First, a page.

Bye Bye, Canon EOS-M

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I made a trip to San Francisco in the beginning of March for a vacation. Even during the planning stage for the trip I was beginning to dread taking my heavy 60D with me. I did end up taking it, without the grip and with only the 28-135mm kit lens. And while I appreciated the speed and incredibly sharper and more dynamic images than that of my iPhone 5, I hated the weight of it. By the end of the trip I was already researching mirror-less camera options to sub in for my 60D for my next excursion.

After much deliberation between the Sony NEX cameras and the single offering from Canon, the EOS-M—the canon won me over. Some of the reasons were that it had the same sensor as my 60D and therefore the same IQ (image quality) and obviously the size and weight of the system. I was aware of the much maligned auto-focus issues and also the brief battery life, but figured, for a travel only camera, I could work around these.

Here are some images from the Cherry Blossom Festival and around town in Macon, GA; shot with the Canon EOS-M…

So even after capturing some okay images, I soon realized exactly how bad the autofocus actually is in low-light, as in it doesn’t work, and even in good light it’s just slow. An example: Therewas a high-heeled race for “Save the TaTas” during the festival that was pretty much moment of utter failure for the camera…bright sunlight, but it just wouldn’t focus where it needed to be. I knew it would happen, but I guess what I realized was that I’d like to know the camera can handle it when an impromptu moment arises like that.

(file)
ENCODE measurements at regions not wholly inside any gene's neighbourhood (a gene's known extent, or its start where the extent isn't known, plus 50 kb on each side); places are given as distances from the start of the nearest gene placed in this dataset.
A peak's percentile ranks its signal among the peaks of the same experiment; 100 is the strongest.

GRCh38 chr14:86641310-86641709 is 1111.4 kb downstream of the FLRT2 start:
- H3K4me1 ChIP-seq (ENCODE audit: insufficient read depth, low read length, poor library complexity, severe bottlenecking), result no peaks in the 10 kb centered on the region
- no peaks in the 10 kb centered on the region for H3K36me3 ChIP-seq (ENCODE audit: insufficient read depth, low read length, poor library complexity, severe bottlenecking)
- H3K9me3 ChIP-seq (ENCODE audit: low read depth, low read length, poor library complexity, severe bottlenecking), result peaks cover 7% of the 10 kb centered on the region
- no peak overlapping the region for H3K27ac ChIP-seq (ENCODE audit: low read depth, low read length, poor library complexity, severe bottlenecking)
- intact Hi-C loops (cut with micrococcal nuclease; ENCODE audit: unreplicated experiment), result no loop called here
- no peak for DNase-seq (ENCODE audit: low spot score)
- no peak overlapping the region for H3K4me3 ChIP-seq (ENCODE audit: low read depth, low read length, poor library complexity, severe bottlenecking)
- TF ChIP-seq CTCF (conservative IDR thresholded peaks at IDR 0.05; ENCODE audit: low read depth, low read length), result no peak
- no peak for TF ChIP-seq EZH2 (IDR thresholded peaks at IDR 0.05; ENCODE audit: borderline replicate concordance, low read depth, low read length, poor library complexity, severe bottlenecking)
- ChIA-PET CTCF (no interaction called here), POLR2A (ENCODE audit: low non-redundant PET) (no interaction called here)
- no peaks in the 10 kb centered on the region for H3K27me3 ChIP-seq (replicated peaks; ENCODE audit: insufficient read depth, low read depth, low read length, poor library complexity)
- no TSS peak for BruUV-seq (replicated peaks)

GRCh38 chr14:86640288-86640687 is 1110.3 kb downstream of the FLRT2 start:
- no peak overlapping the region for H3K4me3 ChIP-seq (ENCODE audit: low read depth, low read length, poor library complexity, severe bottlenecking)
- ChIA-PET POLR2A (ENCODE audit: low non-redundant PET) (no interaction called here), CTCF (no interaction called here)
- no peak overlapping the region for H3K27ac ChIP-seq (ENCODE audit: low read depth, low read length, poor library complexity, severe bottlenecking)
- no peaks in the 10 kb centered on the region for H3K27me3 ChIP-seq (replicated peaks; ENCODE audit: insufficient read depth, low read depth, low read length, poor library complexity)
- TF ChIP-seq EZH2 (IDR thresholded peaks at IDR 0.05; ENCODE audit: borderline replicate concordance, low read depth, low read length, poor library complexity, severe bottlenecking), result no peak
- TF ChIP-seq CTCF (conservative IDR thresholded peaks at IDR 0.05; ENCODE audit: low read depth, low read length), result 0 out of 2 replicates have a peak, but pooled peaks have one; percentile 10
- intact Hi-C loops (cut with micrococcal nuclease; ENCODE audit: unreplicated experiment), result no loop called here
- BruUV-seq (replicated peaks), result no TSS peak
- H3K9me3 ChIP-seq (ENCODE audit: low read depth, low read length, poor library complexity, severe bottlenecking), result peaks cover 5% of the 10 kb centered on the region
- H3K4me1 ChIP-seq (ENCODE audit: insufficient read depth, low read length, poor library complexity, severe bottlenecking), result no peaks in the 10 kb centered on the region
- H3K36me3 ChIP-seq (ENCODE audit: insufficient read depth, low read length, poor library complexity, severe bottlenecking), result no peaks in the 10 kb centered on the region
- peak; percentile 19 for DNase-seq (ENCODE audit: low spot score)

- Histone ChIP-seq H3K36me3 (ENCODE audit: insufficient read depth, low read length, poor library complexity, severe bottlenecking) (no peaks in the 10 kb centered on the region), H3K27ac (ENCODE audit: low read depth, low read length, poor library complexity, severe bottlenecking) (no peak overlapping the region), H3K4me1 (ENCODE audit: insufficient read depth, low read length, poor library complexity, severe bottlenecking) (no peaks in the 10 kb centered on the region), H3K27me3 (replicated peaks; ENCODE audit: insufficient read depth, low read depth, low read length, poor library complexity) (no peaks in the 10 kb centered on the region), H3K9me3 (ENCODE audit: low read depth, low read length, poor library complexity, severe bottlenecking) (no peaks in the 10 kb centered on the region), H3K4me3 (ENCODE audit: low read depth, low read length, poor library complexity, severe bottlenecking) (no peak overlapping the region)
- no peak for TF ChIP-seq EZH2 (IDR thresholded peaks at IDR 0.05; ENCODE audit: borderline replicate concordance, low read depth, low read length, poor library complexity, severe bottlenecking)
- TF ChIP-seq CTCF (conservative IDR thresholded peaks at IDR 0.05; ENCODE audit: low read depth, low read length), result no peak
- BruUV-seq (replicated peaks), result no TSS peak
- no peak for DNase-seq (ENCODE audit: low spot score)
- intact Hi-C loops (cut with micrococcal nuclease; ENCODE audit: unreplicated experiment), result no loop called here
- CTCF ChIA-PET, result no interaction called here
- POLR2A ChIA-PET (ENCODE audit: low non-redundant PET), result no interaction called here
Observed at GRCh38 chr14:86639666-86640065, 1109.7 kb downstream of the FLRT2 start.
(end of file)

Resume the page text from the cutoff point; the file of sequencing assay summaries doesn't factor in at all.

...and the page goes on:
The week after this trip reported that a new EOS-M model would be coming out soon. A model that would include an optical viewfinder and a built-in flash.  Both of which I wouldn’t mind having in a small travel camera.  The following week, the truth came out and Canon announced their new ultralight EOS Rebel SL1.  For all intents and purposes, this was a mini 60D.  I know not spec for spec, but for what I used the camera for.  It will accept all Canon EF and EF-S lens, it was a true DSLR, with a proven auto-focus system and even an improved live-view autfocus system that is being introduced on this model. It does have an optical viewfinder and a built-in flash and also the same proven IQ from the 18mp sensor that I’ve been using for so long. Having already purchased two extra batteries for the EOS-M, I’m already set for the SL1 and this will become a great B-camera for video shoots as well.  I wonder if it will support Cinestyle?

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So I opted to return the EOS-M after only 2 weeks of ownership and I have pre-ordered the SL1. I’ll post up a review once I can get it and test it.